At this stage though, you are already in the midst of exams. Lectures about the perils of procrastination aren’t going to help you with your immediate problems. Instead, you should take stock of where you’re at with each of your classes and how much time you have left before the final exams. Triage your studying. What are the most important things that need to be accomplished for each class? For example, it won’t be possible to create an entire outline for a course in 48 hours. A more productive approach at that point may be to start by creating the one-page checklist of topics I have described before, but this time drawing from your class notes and casebook table of contents. The checklist is a master list of the topics that could be tested on the exam. Once you have the checklist, you can evaluate which topics you feel pretty comfortable with versus those that you realize need more work. By consciously evaluating each course, you will be able to spend your time on those topics you’ve identified as needing more work, rather than on reviewing information you already know. Triage studying may not be a perfect solution (less procrastination would be better), but it is a better option than stealing time from sleep.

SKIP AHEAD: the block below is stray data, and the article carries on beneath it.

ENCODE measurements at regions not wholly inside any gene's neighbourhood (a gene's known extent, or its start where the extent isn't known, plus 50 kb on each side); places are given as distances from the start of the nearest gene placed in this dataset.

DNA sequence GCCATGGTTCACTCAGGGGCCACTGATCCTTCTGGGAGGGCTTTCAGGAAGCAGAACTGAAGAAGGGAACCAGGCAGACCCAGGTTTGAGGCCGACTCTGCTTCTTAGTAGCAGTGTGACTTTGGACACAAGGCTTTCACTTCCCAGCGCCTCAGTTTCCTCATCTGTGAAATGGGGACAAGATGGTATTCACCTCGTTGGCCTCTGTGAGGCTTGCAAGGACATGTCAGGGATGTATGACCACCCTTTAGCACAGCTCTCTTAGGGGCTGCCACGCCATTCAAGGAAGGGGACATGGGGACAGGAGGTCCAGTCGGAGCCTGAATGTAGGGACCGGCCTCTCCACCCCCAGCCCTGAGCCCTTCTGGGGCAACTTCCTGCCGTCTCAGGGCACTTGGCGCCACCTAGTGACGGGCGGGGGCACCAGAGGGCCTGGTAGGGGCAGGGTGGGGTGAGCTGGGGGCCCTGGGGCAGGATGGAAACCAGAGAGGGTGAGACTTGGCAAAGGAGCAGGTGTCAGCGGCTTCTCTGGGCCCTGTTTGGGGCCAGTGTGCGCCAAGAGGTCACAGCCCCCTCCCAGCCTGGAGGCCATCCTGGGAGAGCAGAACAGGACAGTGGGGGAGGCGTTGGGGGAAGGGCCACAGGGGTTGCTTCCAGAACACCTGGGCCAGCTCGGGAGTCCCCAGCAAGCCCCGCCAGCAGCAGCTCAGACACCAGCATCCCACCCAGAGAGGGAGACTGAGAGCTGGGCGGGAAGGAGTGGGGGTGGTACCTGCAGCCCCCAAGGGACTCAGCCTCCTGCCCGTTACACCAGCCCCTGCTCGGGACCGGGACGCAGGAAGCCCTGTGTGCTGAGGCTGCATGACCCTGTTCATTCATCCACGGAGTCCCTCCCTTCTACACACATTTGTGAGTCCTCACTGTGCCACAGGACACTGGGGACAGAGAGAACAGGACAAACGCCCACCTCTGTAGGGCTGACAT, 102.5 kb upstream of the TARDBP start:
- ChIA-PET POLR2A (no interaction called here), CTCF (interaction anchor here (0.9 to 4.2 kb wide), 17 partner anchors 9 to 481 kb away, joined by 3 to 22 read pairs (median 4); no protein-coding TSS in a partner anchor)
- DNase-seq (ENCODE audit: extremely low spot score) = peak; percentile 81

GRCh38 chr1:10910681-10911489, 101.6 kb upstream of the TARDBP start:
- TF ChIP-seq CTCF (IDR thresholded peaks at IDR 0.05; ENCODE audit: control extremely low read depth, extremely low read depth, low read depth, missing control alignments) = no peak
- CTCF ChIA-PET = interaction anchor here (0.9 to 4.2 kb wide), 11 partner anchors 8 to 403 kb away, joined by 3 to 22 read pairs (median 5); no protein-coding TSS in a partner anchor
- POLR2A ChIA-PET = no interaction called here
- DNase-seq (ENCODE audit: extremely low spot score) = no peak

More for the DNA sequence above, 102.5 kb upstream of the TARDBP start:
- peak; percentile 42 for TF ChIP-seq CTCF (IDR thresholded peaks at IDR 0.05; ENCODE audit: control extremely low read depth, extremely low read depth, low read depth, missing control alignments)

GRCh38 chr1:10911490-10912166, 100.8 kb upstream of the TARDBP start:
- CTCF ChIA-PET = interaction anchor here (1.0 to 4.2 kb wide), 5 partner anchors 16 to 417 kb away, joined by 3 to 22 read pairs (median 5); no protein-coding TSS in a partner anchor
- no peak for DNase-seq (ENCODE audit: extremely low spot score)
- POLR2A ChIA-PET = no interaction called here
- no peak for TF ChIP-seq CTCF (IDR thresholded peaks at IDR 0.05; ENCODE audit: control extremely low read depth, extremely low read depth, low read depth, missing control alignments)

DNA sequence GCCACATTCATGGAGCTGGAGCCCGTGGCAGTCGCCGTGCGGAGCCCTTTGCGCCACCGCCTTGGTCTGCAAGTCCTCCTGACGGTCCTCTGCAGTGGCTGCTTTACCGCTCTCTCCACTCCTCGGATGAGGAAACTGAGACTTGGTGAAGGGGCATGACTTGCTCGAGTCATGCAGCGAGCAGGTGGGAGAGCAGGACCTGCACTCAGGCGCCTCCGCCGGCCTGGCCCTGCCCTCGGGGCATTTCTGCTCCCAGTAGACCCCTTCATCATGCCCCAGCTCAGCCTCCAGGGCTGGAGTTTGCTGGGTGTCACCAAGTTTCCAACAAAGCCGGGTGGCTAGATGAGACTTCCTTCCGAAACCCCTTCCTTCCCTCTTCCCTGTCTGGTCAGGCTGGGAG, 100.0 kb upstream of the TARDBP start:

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One of the reasons why law students often dread multiple choice exams is that questions may have more than one possible right answer. In fact, many multiple choice questions instruct the student to choose the “best” answer. There’s nothing more frustrating than choosing a seemingly “correct” answer but still getting the question wrong.
So how can you resolve the “best answer” dilemma and achieve success on your multiple choice exams? Here are some tips for approaching these questions on law school exams:
- First and foremost, always approach law school multiple choice questions by eliminating the wrong answers first rather than looking for the right answers. This may seem counterintuitive. But eliminating obviously wrong answers gets rid of answers that are distracting and may lead you astray. It also improves your chance of choosing the correct answer if you are not able to determine which answer is best and have to guess.
- Second, don’t just choose the first answer that seems right. Instead, make sure that you evaluate all possible answers and determine whether any other answer could also be correct. It’s hard to decide which one is the best answer if you don’t evaluate them all.
- Finally, if you narrow your options down to two possible answers, both of which seem right, then you should analyze which answer is best. One way to do this is by asking yourself which answer is more specific. If one answer is fairly general but the other is much more narrow in its application, the narrow answer is usually the better answer. If one references a general rule of law but the other incorporates very specific details from the question’s fact pattern, the detailed answer is probably the better answer.